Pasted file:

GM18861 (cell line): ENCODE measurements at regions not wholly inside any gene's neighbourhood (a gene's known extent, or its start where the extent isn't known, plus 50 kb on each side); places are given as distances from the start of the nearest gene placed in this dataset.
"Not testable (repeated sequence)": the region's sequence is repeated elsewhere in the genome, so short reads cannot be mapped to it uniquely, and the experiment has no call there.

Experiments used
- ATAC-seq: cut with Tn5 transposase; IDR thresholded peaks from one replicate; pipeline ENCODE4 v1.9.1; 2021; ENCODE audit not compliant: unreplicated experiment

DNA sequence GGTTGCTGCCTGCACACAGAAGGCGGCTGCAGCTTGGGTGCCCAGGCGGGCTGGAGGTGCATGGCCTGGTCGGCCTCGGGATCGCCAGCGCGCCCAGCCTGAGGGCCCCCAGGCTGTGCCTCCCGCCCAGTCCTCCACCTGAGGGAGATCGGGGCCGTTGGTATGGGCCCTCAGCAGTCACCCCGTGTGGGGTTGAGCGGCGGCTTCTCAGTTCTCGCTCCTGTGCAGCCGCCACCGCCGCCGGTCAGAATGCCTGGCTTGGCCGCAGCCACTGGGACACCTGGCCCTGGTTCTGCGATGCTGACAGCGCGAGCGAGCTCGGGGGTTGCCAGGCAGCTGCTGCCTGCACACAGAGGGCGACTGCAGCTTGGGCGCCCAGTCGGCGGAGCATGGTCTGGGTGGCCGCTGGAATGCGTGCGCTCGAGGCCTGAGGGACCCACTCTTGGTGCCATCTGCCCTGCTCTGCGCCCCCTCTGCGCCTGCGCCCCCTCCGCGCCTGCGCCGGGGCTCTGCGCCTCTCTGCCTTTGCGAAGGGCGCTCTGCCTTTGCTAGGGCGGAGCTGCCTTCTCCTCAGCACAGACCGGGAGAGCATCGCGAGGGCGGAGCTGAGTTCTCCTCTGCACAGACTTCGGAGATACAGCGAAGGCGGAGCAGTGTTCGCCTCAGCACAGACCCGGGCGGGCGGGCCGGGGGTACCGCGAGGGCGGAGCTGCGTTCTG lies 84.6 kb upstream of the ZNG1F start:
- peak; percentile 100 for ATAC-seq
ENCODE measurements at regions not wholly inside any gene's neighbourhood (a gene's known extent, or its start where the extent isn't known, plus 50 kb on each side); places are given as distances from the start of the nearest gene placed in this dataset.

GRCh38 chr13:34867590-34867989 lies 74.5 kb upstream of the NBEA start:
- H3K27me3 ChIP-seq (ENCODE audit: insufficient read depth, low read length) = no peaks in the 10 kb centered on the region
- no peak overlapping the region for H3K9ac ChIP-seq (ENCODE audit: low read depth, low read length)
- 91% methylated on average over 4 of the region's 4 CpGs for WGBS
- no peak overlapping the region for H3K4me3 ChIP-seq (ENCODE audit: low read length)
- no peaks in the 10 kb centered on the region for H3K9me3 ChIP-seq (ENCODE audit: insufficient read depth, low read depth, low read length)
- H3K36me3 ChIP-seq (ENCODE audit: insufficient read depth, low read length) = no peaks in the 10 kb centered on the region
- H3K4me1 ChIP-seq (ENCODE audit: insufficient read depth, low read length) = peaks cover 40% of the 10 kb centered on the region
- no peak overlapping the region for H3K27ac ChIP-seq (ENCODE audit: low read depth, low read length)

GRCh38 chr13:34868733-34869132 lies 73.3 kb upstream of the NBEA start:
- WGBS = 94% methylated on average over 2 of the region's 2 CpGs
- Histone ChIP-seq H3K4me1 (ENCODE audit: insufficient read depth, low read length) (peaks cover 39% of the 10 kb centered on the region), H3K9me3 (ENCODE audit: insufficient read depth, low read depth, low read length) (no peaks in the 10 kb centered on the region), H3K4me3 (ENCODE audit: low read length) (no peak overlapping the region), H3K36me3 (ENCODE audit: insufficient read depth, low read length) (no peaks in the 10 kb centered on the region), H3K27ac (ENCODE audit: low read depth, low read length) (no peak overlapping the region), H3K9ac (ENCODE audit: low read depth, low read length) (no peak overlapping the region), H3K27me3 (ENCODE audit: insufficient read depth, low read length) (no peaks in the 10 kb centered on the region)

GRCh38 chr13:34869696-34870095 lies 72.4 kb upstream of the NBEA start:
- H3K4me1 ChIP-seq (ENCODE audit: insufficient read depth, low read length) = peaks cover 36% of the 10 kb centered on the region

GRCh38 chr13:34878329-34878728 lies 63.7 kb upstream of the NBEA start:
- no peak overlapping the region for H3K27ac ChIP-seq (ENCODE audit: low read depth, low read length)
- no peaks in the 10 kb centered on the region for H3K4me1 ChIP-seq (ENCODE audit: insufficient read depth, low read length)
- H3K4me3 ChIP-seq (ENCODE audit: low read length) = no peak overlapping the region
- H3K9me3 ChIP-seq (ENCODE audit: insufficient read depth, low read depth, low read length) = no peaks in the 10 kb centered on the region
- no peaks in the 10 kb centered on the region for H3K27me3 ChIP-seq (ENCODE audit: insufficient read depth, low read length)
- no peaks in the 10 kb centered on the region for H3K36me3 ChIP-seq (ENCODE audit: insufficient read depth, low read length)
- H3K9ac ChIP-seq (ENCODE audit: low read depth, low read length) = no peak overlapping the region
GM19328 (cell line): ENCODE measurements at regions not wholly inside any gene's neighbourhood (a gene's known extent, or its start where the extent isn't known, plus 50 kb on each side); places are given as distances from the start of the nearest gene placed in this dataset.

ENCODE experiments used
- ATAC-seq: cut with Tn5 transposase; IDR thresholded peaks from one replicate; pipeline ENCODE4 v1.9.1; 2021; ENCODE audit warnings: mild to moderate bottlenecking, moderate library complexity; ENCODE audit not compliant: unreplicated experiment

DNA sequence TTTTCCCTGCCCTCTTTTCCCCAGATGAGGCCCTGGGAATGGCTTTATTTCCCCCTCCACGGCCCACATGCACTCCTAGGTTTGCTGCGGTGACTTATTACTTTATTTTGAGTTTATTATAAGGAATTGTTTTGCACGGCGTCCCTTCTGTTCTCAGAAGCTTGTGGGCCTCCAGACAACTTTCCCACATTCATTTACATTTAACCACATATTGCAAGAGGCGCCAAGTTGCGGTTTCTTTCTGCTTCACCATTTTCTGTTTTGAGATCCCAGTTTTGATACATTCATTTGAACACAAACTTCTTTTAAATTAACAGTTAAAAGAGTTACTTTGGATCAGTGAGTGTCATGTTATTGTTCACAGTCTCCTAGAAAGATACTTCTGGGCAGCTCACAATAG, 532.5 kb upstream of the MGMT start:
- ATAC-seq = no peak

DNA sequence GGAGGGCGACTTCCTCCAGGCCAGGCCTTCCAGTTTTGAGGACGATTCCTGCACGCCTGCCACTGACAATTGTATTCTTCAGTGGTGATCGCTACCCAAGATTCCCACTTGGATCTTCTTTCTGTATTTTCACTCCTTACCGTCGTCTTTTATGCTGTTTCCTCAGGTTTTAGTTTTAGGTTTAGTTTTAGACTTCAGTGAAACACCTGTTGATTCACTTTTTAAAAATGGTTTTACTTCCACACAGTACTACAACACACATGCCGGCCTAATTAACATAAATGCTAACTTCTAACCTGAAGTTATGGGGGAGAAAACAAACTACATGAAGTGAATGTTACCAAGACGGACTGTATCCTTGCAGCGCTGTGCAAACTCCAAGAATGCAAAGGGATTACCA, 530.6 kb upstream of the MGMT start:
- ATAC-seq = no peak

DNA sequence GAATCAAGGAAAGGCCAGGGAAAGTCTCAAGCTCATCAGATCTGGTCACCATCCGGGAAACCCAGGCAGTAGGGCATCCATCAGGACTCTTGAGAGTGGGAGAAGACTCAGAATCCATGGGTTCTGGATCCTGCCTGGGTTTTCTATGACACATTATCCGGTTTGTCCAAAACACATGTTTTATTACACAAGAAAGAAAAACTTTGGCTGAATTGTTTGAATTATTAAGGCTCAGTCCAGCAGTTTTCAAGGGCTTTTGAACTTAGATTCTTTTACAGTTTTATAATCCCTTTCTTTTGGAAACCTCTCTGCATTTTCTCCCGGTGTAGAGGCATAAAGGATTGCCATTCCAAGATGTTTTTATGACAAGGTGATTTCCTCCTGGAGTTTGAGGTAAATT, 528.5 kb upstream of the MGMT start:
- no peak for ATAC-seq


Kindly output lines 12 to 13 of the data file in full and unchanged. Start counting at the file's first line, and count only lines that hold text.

- no peak overlapping the region for H3K4me3 ChIP-seq (ENCODE audit: low read length)
- no peaks in the 10 kb centered on the region for H3K9me3 ChIP-seq (ENCODE audit: insufficient read depth, low read depth, low read length)